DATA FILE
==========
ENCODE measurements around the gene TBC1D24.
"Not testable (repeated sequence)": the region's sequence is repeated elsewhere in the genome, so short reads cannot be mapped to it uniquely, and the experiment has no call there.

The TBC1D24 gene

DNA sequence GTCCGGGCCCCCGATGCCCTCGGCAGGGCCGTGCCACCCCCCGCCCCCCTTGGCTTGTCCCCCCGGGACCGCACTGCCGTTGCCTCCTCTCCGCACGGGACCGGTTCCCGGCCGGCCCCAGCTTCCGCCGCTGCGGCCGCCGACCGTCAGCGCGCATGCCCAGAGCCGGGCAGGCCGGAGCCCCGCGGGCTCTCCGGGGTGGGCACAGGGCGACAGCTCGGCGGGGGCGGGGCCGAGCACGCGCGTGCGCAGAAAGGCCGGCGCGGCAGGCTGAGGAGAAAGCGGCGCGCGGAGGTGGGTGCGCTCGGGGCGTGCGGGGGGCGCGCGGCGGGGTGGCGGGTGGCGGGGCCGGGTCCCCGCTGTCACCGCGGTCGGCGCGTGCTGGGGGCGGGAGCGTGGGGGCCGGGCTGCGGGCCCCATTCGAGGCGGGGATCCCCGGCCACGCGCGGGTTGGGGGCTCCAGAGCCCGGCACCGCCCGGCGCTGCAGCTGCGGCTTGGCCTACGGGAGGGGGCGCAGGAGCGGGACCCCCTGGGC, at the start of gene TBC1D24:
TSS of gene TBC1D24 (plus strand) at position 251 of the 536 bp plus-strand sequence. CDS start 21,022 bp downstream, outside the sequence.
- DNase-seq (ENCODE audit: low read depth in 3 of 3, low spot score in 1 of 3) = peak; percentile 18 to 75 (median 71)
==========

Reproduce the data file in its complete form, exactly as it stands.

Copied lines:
ENCODE measurements around the gene TBC1D24.
"Not testable (repeated sequence)": the region's sequence is repeated elsewhere in the genome, so short reads cannot be mapped to it uniquely, and the experiment has no call there.

The TBC1D24 gene

DNA sequence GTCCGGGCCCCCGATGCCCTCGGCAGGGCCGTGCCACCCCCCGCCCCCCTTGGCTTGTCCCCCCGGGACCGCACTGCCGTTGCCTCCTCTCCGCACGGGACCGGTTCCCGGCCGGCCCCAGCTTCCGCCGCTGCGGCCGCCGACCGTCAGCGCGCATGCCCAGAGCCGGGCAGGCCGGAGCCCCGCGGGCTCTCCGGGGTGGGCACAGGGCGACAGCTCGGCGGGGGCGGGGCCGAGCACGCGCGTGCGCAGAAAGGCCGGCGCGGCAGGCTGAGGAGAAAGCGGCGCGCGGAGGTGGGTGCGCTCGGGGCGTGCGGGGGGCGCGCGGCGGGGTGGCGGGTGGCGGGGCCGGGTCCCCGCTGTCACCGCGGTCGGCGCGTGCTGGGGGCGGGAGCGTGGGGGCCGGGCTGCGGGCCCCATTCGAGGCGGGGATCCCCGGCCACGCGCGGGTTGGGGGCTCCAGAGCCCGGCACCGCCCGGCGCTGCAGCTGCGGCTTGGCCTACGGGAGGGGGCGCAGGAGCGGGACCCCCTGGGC, at the start of gene TBC1D24:
TSS of gene TBC1D24 (plus strand) at position 251 of the 536 bp plus-strand sequence. CDS start 21,022 bp downstream, outside the sequence.
- DNase-seq (ENCODE audit: low read depth in 3 of 3, low spot score in 1 of 3) = peak; percentile 18 to 75 (median 71)